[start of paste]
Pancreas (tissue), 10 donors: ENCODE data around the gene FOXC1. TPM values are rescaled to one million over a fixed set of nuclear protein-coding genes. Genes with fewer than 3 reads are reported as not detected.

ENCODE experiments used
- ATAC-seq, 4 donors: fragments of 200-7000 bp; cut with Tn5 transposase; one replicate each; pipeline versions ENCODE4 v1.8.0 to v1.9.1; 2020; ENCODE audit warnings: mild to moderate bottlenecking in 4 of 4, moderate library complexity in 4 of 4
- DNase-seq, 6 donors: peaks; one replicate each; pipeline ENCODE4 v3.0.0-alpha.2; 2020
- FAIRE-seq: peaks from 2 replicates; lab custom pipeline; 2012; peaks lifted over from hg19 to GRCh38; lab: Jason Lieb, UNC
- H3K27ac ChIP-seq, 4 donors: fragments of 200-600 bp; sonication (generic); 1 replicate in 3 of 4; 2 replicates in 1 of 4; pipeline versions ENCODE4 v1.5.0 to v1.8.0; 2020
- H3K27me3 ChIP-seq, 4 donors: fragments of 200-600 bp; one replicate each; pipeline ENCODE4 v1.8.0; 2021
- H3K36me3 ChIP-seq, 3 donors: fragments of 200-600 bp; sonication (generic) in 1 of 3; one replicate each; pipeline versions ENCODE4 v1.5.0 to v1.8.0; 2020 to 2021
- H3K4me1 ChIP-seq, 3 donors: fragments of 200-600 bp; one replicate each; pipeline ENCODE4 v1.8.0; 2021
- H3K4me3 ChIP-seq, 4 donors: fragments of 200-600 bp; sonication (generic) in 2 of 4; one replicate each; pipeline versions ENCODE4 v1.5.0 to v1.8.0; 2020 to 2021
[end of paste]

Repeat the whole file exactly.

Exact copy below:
Pancreas (tissue), 10 donors: ENCODE data around the gene FOXC1. TPM values are rescaled to one million over a fixed set of nuclear protein-coding genes. Genes with fewer than 3 reads are reported as not detected.

ENCODE experiments used
- ATAC-seq, 4 donors: fragments of 200-7000 bp; cut with Tn5 transposase; one replicate each; pipeline versions ENCODE4 v1.8.0 to v1.9.1; 2020; ENCODE audit warnings: mild to moderate bottlenecking in 4 of 4, moderate library complexity in 4 of 4
- DNase-seq, 6 donors: peaks; one replicate each; pipeline ENCODE4 v3.0.0-alpha.2; 2020
- FAIRE-seq: peaks from 2 replicates; lab custom pipeline; 2012; peaks lifted over from hg19 to GRCh38; lab: Jason Lieb, UNC
- H3K27ac ChIP-seq, 4 donors: fragments of 200-600 bp; sonication (generic); 1 replicate in 3 of 4; 2 replicates in 1 of 4; pipeline versions ENCODE4 v1.5.0 to v1.8.0; 2020
- H3K27me3 ChIP-seq, 4 donors: fragments of 200-600 bp; one replicate each; pipeline ENCODE4 v1.8.0; 2021
- H3K36me3 ChIP-seq, 3 donors: fragments of 200-600 bp; sonication (generic) in 1 of 3; one replicate each; pipeline versions ENCODE4 v1.5.0 to v1.8.0; 2020 to 2021
- H3K4me1 ChIP-seq, 3 donors: fragments of 200-600 bp; one replicate each; pipeline ENCODE4 v1.8.0; 2021
- H3K4me3 ChIP-seq, 4 donors: fragments of 200-600 bp; sonication (generic) in 2 of 4; one replicate each; pipeline versions ENCODE4 v1.5.0 to v1.8.0; 2020 to 2021